Wednesday, June 3, 2015

Fair Pay and Safe Workplaces

Following is an update to prior postings on the President's Fair Pay and Safe Workplaces Executive Order (EO) from July 31, 2014. Prior coverage of this topic includes:

DoD, GSA, and NASA (the FAR Councils) issued a proposed rule last week to implement the EO. In short, the new rules will require prospective contractors to report on every proposal, whether they have had any violations of any of 14 federal labor statutes in the preceding three years. Contracting officers, along with their LCA's (Labor Compliance Advisors), will then use that information to determine if the prospective contractor has demonstrated a pattern of pervasive and willful abuse of the 14 statutes. If the ACO and LCA determine that there has been a pattern of pervasive and willful abuse, the prospective contractor will be determined non-responsible and consequently not eligible for the contract.

The proposed rule is out for comment for the next 60 days. Judging from the internet chatter, there should be plenty of comment. Concerns have been expressed from many interested parties. For example see here and here. Some have expressed concerns that under the proposed rules, patterns of pervasive and willful abuse includes arbitral settlements, administrative settlements, or simply allegations of wrongdoing.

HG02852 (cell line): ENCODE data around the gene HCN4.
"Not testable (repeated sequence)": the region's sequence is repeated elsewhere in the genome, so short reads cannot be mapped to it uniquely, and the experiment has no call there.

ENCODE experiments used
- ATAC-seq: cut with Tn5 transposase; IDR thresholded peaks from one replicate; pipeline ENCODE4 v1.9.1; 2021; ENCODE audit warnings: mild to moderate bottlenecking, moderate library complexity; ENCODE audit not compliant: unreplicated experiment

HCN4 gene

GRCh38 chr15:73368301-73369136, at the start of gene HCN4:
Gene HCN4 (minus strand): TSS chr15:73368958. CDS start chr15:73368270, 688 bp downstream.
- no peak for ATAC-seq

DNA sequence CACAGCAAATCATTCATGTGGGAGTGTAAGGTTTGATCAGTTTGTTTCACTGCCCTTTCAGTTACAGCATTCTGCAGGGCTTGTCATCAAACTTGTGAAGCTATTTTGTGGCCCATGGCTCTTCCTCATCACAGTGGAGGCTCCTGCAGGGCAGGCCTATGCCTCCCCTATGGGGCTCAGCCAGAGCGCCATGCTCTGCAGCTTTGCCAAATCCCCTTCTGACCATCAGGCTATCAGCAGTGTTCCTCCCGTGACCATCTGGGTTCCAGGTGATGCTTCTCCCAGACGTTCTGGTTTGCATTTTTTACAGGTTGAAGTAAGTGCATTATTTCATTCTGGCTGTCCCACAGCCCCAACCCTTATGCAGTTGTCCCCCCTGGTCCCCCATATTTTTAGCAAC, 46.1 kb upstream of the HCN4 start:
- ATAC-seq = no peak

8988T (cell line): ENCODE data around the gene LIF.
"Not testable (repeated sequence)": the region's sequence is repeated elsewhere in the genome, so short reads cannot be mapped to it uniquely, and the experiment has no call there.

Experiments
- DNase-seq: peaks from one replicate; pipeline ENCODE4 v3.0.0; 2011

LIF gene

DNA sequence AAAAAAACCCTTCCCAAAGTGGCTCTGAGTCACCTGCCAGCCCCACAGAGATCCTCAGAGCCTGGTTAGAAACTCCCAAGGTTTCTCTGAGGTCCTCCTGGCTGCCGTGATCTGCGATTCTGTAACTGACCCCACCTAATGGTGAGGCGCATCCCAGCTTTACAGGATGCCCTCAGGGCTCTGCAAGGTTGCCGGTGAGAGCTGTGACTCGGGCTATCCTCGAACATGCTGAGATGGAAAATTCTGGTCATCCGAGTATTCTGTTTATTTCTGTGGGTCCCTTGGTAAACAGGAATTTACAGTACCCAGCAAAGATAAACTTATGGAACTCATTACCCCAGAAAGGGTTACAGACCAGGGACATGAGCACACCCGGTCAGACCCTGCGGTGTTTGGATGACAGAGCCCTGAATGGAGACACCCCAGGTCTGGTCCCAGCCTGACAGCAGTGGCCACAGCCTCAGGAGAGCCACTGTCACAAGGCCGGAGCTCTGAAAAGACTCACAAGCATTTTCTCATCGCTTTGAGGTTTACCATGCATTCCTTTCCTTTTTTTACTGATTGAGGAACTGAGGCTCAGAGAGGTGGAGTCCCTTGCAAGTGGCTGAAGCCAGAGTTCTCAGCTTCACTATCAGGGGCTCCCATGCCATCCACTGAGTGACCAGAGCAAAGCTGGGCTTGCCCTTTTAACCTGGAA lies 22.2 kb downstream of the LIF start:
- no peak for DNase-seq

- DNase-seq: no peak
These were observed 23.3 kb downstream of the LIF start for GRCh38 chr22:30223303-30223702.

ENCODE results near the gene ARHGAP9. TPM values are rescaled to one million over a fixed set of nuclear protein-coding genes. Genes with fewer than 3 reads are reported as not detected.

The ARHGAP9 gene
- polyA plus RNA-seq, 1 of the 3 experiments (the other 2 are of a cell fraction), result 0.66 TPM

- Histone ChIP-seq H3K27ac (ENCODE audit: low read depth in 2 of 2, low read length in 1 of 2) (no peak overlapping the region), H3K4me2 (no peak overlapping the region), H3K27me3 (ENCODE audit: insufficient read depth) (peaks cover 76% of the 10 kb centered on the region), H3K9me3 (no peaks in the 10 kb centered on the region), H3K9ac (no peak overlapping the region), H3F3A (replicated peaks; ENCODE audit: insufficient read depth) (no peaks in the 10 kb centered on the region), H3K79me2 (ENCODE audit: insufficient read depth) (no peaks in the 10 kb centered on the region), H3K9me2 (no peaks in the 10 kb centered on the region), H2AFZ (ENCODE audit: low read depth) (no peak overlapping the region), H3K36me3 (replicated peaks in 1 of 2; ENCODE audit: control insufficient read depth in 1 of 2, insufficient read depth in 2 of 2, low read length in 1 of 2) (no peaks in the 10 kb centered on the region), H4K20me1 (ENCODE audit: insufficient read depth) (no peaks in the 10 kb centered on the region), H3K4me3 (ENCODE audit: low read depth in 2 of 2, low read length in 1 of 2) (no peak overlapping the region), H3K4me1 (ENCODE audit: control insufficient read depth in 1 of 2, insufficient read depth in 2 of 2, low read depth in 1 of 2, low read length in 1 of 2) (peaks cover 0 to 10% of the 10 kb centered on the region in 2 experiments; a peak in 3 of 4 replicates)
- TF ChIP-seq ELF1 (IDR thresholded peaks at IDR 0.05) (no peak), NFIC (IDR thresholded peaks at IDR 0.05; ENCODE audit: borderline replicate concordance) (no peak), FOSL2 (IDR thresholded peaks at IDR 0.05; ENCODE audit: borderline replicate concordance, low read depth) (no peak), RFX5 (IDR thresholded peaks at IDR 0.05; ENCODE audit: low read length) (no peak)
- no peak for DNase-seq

With respect to making disclosures, the DOL guidance defines ther terms "administrative merits determination", "civil judgment," and "arbitral award or decision," for each of the fourteen enumerated labor laws and discusses what information related to these determinations must be reported byu contractors and subcontractors. The FAR rule creates solicitation provisions andcontract clauses that will include these disclosure triggers and explain when the required information described in the DOL guidance is to be submitted, how it is to be submitted, and to whom it is to be submitted.

The proposed rule applies to subcontractors as well. In fact, subcontractors have to make their own disclosures, then the prime contractors will have to decide whether the subcontractor has exhibited a pattern of pervasive and willful abuse, then report its findings to the Government and hope that the Government doesn't second guess its determination.

Implementing these new set of rules is going to be extremely costly for contractors.

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